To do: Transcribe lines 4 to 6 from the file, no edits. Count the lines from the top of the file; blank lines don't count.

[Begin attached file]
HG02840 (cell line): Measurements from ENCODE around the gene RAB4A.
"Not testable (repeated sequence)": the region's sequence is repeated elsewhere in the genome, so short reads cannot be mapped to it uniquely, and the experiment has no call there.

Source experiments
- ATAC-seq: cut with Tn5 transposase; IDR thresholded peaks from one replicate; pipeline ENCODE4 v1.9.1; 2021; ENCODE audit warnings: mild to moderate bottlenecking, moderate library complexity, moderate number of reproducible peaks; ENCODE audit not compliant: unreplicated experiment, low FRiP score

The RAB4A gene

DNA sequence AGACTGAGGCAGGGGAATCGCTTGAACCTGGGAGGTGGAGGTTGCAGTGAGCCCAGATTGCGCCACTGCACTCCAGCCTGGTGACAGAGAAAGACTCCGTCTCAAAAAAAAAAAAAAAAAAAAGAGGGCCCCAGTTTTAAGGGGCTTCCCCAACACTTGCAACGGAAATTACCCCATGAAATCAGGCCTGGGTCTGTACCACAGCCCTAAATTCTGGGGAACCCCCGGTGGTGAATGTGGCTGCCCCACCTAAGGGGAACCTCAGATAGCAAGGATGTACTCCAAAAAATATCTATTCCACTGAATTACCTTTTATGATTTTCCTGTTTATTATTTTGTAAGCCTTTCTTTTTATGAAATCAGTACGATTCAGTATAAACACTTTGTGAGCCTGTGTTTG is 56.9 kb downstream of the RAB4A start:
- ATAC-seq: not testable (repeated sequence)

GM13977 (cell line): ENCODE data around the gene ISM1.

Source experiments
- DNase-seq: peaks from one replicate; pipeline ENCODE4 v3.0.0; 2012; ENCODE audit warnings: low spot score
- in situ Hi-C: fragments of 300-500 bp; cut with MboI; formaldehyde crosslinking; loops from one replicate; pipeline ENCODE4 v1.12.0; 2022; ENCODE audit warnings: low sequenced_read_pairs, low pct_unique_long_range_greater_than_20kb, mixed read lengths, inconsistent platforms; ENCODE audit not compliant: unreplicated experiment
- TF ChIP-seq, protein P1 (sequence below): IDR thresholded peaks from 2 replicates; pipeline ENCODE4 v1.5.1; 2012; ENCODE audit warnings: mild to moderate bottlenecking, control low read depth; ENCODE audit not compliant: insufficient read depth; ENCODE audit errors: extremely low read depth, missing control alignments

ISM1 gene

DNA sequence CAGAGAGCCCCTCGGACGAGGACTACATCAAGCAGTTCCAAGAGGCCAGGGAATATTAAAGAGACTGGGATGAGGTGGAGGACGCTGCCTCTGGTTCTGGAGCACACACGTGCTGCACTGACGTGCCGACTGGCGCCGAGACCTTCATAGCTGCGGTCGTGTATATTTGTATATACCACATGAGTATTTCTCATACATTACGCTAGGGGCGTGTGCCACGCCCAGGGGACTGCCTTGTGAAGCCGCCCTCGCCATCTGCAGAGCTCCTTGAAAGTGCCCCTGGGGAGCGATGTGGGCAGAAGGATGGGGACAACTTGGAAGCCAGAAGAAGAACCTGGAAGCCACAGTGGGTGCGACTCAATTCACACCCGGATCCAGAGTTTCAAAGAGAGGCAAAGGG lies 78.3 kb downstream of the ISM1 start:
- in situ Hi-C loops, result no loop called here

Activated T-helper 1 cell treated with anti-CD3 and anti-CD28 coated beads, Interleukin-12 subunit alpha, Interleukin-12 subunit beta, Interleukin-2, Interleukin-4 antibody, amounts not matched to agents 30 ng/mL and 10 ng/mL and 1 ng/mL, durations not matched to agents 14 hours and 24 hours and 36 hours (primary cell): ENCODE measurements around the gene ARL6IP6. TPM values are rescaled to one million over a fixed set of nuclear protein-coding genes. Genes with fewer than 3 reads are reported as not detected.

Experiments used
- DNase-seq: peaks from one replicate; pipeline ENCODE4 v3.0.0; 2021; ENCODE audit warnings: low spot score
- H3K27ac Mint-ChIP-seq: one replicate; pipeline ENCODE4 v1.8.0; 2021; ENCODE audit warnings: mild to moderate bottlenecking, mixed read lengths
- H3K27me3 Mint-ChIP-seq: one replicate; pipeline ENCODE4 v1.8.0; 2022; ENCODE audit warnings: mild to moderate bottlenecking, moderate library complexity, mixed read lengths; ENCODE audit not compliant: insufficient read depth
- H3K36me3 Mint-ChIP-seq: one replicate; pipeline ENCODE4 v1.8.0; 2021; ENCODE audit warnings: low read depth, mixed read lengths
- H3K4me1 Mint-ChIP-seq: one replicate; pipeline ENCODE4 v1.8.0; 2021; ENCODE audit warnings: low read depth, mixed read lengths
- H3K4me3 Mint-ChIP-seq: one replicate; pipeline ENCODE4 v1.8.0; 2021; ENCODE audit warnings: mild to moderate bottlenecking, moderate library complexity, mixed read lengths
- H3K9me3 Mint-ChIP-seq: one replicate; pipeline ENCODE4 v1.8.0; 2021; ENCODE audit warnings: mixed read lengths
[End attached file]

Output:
- ATAC-seq: cut with Tn5 transposase; IDR thresholded peaks from one replicate; pipeline ENCODE4 v1.9.1; 2021; ENCODE audit warnings: mild to moderate bottlenecking, moderate library complexity, moderate number of reproducible peaks; ENCODE audit not compliant: unreplicated experiment, low FRiP score

The RAB4A gene

DNA sequence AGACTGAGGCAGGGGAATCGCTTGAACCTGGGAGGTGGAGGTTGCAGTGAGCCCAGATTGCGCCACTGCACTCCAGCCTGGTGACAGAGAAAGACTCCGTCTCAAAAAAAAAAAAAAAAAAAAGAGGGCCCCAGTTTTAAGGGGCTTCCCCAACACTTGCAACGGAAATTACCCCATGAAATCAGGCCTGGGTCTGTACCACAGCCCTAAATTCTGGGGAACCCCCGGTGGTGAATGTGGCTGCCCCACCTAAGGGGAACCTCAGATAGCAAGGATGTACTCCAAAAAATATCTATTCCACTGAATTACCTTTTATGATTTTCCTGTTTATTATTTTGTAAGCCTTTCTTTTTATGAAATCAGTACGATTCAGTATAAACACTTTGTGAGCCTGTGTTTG is 56.9 kb downstream of the RAB4A start: